br The doctor tells me I do not look
The doctor tells me I do not look ill. He is a senior consultant and he has said many times that I do not look ill.
A seventy-eight-year-old woman with metastases since 2 years, on her second line of palliative chemotherapy.
Negative Characteristics. The informants expressed that being late and stressed out, in addition to giving too much and too detailed information, was consid-ered characteristic for a bad doctor. To present nega-tive information was also associated with bad doctors, especially if it 丝裂霉素 C was provided too frankly. One informant
described the doctor associated with delivering bad news to her as brutal.
But she said there are metastases here and in the lung and .. .I thought .. if I may say so, that she was brutal .. Should you hand it out like that?’’
A seventy-eight-year-old woman with metastases since two years and on her second line of palliative chemotherapy.
All women described that their need for ‘‘all’’ infor-mation at the beginning of their disease changed to a wish for ‘‘useful’’ information, to maintain hope and meaning. They asked less and less questions over time, afraid of receiving bad news. Such a dynamic process of awareness of treatment goals among pa-tients receiving noncurative cancer treatment has been previously published by Burns et al.8 Our study also confirms that when the desire for information and participation in treatment decision diminish over time, the patient may want to put someone else, doctor or family, to be in charge of the situation.12
A limitation with this study is that we only inter-viewed patients on palliative chemotherapy, whereas the experience of those who refrained treatment might be different. Furthermore, patients were 40e80 years old, and patients of other ages may be of different perceptions. However, during analysis, we met saturation in data after six interviews and have additional 14, that is, 20 interviews in total, why we think it is a representative set of data. As informa-tion strategies and truth telling in most cases are described from the doctor’s point of view, a strength is that this study sheds light over the patients preferred mode of truth, that not necessarily are congruent with those of the doctor.
Our study, in line with previous research, identifies hope16e19 and meaning20e23 to be crucial parts of common coping strategies, to reduce depression and anxiety associated with fear of progressive disease and death. Being on palliative chemotherapy with a structured schedule according to this has been sug-gested to facilitate for patients to live in the present, instead of having to deal with anxious thoughts about end of life.24
Discussions regarding treatment can protect both patient and doctor from discussing existential issues like death threat. Such a strategy is called the ‘‘com-mon collusion’’ according to The et al.25 In our study, many women even expressed they continued with treatment to not disappoint their doctor.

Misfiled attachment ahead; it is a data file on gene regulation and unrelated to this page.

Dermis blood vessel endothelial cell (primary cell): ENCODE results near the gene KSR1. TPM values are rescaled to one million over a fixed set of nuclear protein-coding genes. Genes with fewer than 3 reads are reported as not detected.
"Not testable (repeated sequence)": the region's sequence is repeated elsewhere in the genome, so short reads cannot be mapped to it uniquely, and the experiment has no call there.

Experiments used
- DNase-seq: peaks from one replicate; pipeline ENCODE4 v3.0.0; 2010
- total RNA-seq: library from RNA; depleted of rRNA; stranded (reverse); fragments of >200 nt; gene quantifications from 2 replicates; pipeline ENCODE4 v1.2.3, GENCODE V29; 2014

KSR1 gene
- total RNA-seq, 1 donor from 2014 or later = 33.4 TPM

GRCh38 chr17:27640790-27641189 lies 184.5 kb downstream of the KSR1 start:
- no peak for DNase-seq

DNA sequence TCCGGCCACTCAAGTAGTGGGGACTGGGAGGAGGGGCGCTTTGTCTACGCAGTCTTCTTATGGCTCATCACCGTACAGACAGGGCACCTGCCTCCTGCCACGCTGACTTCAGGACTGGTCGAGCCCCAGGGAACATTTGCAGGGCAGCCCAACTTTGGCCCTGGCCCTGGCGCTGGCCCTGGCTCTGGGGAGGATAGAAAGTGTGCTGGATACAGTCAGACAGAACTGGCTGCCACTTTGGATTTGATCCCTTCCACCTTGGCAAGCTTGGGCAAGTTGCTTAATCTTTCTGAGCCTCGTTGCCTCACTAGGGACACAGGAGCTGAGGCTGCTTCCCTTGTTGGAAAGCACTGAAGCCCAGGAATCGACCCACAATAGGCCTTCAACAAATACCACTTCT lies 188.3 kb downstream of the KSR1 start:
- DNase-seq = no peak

Our informants associated treatment discontinua-tion to ineligibility for new treatments that could
represent cure or longer life. Continuous chemo-therapy helped women to hope for new ‘‘miracle’’ treatments, in line with coping strategies and defense mechanisms as described by Yalom, who focuses on the concepts of ‘‘specialness’’ and ‘‘ultimate rescuer.’’23 These mechanisms imply that the actual patient should be the one that miraculously cheats
death and is cured against all odds, also identified by other researchers.11,23,26
In today’s health care system, ‘‘truth’’ is often acknowledged to be the most important issue in patient-doctor communication. However, we must bear in mind that truth is complex, relative, and dy-namic, not neutral. Terminally ill patients may adjust the definition of ‘‘truth’’ with regard to information of prognosis to their needs, to be able to take action and be in control of their lives with maintained hope.27
Like Salander et al. 1998 presented the concept of a ‘‘creative illusion,’’28 we found that the patients wished for different quality and quantity of truth over time. The doctor’s formalized duty to inform is obviously in conflict with these data. Friedrichsen et al.27 described that terminally ill cancer patients used three different truths: 1) The absolute truth was unquestion-able and included detailed information about what to expect from the future. 2) Partial truth was a patient-preferred half-truth, less detailed than the absolute truth, and included for the patient useful and/or pos-itive information. 3) Desirable truth was more or less unrealistic and made vacuoles possible to believe in miracu-lous cure of their late stage of cancer. These strategies counterbalance death with manifestations of life, ac-cepting and denying death at the same time.29